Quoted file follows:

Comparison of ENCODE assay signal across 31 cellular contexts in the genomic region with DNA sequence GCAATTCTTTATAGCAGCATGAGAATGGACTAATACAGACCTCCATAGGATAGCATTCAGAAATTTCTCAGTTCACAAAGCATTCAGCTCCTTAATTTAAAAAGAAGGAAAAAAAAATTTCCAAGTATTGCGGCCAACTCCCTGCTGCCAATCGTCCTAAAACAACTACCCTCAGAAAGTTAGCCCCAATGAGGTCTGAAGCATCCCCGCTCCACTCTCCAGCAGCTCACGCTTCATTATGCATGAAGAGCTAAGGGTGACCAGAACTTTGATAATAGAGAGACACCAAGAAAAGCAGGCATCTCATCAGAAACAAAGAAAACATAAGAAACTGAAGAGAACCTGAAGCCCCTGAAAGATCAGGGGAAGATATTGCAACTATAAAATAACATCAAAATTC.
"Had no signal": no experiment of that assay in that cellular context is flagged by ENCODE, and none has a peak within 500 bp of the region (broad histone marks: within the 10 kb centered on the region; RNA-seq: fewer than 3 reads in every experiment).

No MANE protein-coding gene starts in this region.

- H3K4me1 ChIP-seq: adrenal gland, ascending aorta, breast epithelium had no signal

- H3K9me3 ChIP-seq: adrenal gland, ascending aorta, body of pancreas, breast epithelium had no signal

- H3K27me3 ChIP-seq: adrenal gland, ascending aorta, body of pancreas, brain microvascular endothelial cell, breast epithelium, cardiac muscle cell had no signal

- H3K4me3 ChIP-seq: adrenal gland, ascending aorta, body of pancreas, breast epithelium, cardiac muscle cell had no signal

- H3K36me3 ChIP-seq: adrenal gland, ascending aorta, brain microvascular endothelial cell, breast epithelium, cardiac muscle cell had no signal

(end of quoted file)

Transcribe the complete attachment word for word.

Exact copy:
Comparison of ENCODE assay signal across 31 cellular contexts in the genomic region with DNA sequence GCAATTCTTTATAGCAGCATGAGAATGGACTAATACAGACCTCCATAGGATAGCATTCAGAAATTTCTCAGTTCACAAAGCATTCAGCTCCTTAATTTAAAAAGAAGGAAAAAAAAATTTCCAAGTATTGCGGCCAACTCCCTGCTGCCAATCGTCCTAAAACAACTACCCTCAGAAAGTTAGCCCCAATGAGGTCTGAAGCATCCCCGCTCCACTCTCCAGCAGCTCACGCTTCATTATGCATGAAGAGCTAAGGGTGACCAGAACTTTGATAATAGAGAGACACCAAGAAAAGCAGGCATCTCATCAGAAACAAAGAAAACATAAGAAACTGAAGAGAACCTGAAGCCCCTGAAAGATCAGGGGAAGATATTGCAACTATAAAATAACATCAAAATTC.
"Had no signal": no experiment of that assay in that cellular context is flagged by ENCODE, and none has a peak within 500 bp of the region (broad histone marks: within the 10 kb centered on the region; RNA-seq: fewer than 3 reads in every experiment).

No MANE protein-coding gene starts in this region.

- H3K4me1 ChIP-seq: adrenal gland, ascending aorta, breast epithelium had no signal

- H3K9me3 ChIP-seq: adrenal gland, ascending aorta, body of pancreas, breast epithelium had no signal

- H3K27me3 ChIP-seq: adrenal gland, ascending aorta, body of pancreas, brain microvascular endothelial cell, breast epithelium, cardiac muscle cell had no signal

- H3K4me3 ChIP-seq: adrenal gland, ascending aorta, body of pancreas, breast epithelium, cardiac muscle cell had no signal

- H3K36me3 ChIP-seq: adrenal gland, ascending aorta, brain microvascular endothelial cell, breast epithelium, cardiac muscle cell had no signal